Pottery and terracotta work have been among the oldest crafts known to mankind. They have been known to all ancient cultures –Indian, Japanese, North American, South American, Greek, and Chinese.
The invention of the potter’s wheel was a crucial development in the history of ceramics. Initially used for utilitarian purposes, ceramic objects later began to be used for decorative purposes as well.
What is Ceramics?
Ceramics is the art of converting clay into hardened shapes. The process involves preparing a moist mixture of clay and other materials, casting or turning it into the desired shape, and firing it to a high temperature. A mixture of several minerals, clay is of different types depending on its composition.
The various types of clay used in ceramics can be broadly categorized into:
- Local/earthenware clay: white or red clay generally used by potters to make urns and water pots. It is porous and will not hold water no matter how high the firing temperature. Fired at low temperatures of 800-900 degrees celsius.
- Stoneware clay: cheapest and most abundantly found clay. Highly impure; requires high temperatures of 1200 degrees Celsius.
- Porcelain clay: Pure white clay. It is the closest to glass and displays transparency when held against bright light. Fired at a temperature of 1400 –2600 degrees Celsius.
Evolution of Ceramics
The evolution of ceramics in India began with the Harappan age and the tradition has carried on till today. It is believed that under the reign of Muhammad Bin Tughlaq, potter families moved from Delhi, then an important centre of blue pottery, to Khurja, about 80 kms away.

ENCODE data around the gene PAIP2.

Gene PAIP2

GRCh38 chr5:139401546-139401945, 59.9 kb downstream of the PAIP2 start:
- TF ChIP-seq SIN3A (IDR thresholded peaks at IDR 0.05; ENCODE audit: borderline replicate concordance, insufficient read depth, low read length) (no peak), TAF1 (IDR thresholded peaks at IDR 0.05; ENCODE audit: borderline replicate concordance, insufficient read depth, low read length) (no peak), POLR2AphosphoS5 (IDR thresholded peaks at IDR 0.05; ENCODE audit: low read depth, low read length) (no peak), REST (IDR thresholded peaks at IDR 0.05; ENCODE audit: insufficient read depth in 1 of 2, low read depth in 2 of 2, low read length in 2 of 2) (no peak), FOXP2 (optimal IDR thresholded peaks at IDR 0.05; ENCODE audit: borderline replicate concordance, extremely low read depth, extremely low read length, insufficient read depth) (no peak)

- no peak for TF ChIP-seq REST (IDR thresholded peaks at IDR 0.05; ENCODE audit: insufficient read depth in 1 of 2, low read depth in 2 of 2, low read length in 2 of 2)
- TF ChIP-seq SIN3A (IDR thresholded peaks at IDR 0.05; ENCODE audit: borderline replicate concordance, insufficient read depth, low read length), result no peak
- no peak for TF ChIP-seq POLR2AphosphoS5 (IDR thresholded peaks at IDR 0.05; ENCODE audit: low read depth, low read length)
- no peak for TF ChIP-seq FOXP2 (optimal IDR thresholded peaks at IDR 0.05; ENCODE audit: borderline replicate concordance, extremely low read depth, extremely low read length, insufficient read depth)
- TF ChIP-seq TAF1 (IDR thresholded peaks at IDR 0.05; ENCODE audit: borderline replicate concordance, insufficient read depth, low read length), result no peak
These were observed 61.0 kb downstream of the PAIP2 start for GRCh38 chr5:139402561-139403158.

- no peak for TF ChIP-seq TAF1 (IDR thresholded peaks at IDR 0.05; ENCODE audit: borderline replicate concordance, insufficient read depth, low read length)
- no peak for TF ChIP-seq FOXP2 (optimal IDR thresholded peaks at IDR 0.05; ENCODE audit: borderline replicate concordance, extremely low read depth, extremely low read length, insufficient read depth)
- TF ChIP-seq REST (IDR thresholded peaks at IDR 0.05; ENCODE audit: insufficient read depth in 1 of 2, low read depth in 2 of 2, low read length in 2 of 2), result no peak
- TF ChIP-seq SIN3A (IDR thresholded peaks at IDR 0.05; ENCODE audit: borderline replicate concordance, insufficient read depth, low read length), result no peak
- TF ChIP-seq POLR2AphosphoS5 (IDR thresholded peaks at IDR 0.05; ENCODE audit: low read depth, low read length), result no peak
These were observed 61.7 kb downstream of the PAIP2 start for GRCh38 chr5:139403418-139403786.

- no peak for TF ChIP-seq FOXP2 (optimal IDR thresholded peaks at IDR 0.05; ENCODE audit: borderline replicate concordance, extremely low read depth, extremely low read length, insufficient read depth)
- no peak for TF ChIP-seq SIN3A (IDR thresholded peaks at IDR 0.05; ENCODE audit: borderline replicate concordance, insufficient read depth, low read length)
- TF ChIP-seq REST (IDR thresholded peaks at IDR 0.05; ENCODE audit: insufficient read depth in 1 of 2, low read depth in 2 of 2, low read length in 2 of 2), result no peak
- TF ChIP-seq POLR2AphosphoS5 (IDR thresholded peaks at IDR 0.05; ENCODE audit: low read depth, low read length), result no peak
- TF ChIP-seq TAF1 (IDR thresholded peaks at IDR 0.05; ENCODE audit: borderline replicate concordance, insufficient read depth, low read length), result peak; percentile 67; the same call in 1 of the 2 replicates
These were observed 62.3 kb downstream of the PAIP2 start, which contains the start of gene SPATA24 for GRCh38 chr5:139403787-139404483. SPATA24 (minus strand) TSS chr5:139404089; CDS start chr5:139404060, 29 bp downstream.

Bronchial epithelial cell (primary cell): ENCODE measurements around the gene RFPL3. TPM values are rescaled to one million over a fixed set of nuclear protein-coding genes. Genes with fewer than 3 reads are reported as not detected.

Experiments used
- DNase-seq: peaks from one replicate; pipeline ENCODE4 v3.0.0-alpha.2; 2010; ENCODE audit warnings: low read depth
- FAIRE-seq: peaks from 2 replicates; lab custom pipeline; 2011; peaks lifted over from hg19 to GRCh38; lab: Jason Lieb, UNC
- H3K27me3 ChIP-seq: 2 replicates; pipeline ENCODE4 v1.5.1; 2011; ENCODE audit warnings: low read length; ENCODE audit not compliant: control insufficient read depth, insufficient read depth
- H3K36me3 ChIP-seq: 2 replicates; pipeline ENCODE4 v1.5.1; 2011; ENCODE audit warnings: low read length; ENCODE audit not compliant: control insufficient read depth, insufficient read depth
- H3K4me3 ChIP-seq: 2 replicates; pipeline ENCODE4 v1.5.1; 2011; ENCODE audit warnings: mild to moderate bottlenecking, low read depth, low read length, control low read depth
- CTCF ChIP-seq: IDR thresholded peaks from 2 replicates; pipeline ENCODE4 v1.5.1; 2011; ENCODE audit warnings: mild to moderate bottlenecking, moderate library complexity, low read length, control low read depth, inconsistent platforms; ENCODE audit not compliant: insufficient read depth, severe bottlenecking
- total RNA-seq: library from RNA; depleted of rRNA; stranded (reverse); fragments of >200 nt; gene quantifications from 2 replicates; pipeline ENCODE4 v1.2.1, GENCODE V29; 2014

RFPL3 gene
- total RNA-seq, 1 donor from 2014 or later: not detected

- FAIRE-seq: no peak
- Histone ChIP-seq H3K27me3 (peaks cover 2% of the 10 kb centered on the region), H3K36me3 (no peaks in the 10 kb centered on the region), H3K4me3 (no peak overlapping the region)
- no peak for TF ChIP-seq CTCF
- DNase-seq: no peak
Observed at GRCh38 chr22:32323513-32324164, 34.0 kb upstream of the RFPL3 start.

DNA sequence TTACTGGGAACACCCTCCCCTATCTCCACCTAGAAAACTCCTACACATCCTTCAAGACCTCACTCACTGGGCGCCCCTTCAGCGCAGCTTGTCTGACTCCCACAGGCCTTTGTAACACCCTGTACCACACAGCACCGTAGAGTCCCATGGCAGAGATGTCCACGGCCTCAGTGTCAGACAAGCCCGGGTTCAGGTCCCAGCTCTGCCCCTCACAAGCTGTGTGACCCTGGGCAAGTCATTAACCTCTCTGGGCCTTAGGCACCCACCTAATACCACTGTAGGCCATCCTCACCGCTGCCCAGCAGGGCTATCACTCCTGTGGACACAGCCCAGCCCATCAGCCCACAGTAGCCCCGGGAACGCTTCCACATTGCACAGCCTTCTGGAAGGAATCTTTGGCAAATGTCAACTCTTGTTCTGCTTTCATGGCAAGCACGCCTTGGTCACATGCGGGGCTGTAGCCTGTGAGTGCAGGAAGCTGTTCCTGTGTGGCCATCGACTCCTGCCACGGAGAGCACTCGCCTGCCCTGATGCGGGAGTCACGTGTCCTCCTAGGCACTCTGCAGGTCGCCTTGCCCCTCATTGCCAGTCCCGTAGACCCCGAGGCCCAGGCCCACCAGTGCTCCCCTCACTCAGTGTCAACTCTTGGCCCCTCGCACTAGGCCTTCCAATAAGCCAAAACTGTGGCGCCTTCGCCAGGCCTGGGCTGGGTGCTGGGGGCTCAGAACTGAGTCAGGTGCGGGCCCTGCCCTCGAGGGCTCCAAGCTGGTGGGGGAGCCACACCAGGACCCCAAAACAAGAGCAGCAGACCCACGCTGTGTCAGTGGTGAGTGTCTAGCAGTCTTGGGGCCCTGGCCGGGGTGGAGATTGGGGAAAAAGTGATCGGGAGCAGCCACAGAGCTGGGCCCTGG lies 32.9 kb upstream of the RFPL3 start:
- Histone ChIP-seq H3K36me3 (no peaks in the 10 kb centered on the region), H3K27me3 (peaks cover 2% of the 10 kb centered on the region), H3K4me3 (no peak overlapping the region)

They introduced blue glaze on red clay articles. Blue pottery practiced in Delhi and Jaipur does not use clay. Forms are made of ground quartz base. However, blue pottery in Khurja and Rampur uses red clay as the base.
Kutch and Saurashtra in Gujarat are known for pale creamy color pottery complemented with relief work with mirrors and motifs. Pondicherry in southern India is renowned for pottery that resembles stoneware and is finished with a variety of glazes.
The centre is well known for constant experimentation in ceramic craft. Contemporary tableware and household utility items are its signature products. Andretta Pottery and Craft Society in Andretta, Himachal Pradesh, is a popular centre for the production of studio pottery and a learning centre for the craft.
Regions of Production of Ceramics
Delhi; Jaipur and Pokhran (Rajasthan); Khurja, Chunar, and Rampur (Uttar Pradesh);
Andretta (Himachal Pradesh); Kutch (Gujarat); West Bengal; Manipur; Pondicherry.
Kumhar is the traditional potter community in India usually involved in making simple utility items like water pots and earthenware. In Khurja pottery is usually practiced by the Muslim community.
Traditionally in most potter communities in India women are not allowed to work on the wheel. However, studio pottery has gained popularity in contemporary times and is not confined by traditional caste and gender barriers.
Raw Materials used in Ceramics
The basic raw material is clay that could of several types -local/earthenware clay, china clay, fire clay, ball clay, stoneware clay and porcelain clay.
Other raw materials: feldspar, quartz (mixed with china clay), barium carbonate, talc and glaze.
Glaze is of two types
- Frit glaze – requires high temperature and is more expensive.
- Lead glaze – less expensive but harmful as lead can potentially seep out of these products into food or beverages.
Within the above two categories there is white glaze and blue glaze. Borax glaze is used as a base glaze.
Colors are of two types:
•Oxides –to obtain textures
•Stains –to obtain plain surface
Tools Used of Ceramics
Potter’s wheel (for turning) or moulds (for casting), firing kiln, glaze mixer, big containers for preparing and storing clay mixture, sharp blades, ruler, sand paper, brush for dusting.
Process of Ceramics
Ceramic items can be prepared either by:
•Turning (on the wheel)
•Casting (using moulds)